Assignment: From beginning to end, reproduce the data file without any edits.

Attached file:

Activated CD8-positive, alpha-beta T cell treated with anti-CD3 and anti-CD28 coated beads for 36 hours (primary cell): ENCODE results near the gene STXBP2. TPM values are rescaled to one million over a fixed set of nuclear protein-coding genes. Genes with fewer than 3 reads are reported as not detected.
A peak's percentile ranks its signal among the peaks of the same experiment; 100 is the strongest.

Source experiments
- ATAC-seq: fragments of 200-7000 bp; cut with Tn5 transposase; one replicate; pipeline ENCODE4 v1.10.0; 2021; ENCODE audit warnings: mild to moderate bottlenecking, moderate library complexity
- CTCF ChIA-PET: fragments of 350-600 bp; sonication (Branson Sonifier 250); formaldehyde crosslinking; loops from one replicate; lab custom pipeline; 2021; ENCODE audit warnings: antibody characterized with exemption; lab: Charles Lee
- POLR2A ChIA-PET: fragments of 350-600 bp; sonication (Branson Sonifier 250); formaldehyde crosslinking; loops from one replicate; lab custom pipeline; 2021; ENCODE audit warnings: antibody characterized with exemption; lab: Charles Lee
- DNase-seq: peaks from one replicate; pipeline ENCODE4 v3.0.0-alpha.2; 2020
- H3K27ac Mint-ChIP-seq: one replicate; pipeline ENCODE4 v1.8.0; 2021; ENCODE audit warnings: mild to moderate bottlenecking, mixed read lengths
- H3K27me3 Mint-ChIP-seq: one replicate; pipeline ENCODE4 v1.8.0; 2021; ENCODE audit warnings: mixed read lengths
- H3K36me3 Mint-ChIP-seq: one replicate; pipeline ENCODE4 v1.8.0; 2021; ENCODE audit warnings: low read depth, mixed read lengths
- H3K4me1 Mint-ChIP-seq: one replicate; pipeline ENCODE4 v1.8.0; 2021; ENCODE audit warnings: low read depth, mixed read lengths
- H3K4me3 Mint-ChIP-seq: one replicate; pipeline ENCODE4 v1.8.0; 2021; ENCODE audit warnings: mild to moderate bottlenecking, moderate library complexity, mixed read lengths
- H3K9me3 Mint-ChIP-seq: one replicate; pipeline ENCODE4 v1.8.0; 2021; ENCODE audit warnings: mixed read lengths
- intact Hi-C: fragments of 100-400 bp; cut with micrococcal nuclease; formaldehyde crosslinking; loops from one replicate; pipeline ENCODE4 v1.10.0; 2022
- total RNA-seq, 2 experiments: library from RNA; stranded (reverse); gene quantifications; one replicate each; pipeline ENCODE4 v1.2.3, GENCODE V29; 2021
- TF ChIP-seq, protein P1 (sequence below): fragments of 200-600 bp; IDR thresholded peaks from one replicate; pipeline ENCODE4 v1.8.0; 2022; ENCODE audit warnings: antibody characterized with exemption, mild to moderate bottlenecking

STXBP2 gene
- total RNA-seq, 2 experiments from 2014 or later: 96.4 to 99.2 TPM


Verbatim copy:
Activated CD8-positive, alpha-beta T cell treated with anti-CD3 and anti-CD28 coated beads for 36 hours (primary cell): ENCODE results near the gene STXBP2. TPM values are rescaled to one million over a fixed set of nuclear protein-coding genes. Genes with fewer than 3 reads are reported as not detected.
A peak's percentile ranks its signal among the peaks of the same experiment; 100 is the strongest.

Source experiments
- ATAC-seq: fragments of 200-7000 bp; cut with Tn5 transposase; one replicate; pipeline ENCODE4 v1.10.0; 2021; ENCODE audit warnings: mild to moderate bottlenecking, moderate library complexity
- CTCF ChIA-PET: fragments of 350-600 bp; sonication (Branson Sonifier 250); formaldehyde crosslinking; loops from one replicate; lab custom pipeline; 2021; ENCODE audit warnings: antibody characterized with exemption; lab: Charles Lee
- POLR2A ChIA-PET: fragments of 350-600 bp; sonication (Branson Sonifier 250); formaldehyde crosslinking; loops from one replicate; lab custom pipeline; 2021; ENCODE audit warnings: antibody characterized with exemption; lab: Charles Lee
- DNase-seq: peaks from one replicate; pipeline ENCODE4 v3.0.0-alpha.2; 2020
- H3K27ac Mint-ChIP-seq: one replicate; pipeline ENCODE4 v1.8.0; 2021; ENCODE audit warnings: mild to moderate bottlenecking, mixed read lengths
- H3K27me3 Mint-ChIP-seq: one replicate; pipeline ENCODE4 v1.8.0; 2021; ENCODE audit warnings: mixed read lengths
- H3K36me3 Mint-ChIP-seq: one replicate; pipeline ENCODE4 v1.8.0; 2021; ENCODE audit warnings: low read depth, mixed read lengths
- H3K4me1 Mint-ChIP-seq: one replicate; pipeline ENCODE4 v1.8.0; 2021; ENCODE audit warnings: low read depth, mixed read lengths
- H3K4me3 Mint-ChIP-seq: one replicate; pipeline ENCODE4 v1.8.0; 2021; ENCODE audit warnings: mild to moderate bottlenecking, moderate library complexity, mixed read lengths
- H3K9me3 Mint-ChIP-seq: one replicate; pipeline ENCODE4 v1.8.0; 2021; ENCODE audit warnings: mixed read lengths
- intact Hi-C: fragments of 100-400 bp; cut with micrococcal nuclease; formaldehyde crosslinking; loops from one replicate; pipeline ENCODE4 v1.10.0; 2022
- total RNA-seq, 2 experiments: library from RNA; stranded (reverse); gene quantifications; one replicate each; pipeline ENCODE4 v1.2.3, GENCODE V29; 2021
- TF ChIP-seq, protein P1 (sequence below): fragments of 200-600 bp; IDR thresholded peaks from one replicate; pipeline ENCODE4 v1.8.0; 2022; ENCODE audit warnings: antibody characterized with exemption, mild to moderate bottlenecking

STXBP2 gene
- total RNA-seq, 2 experiments from 2014 or later: 96.4 to 99.2 TPM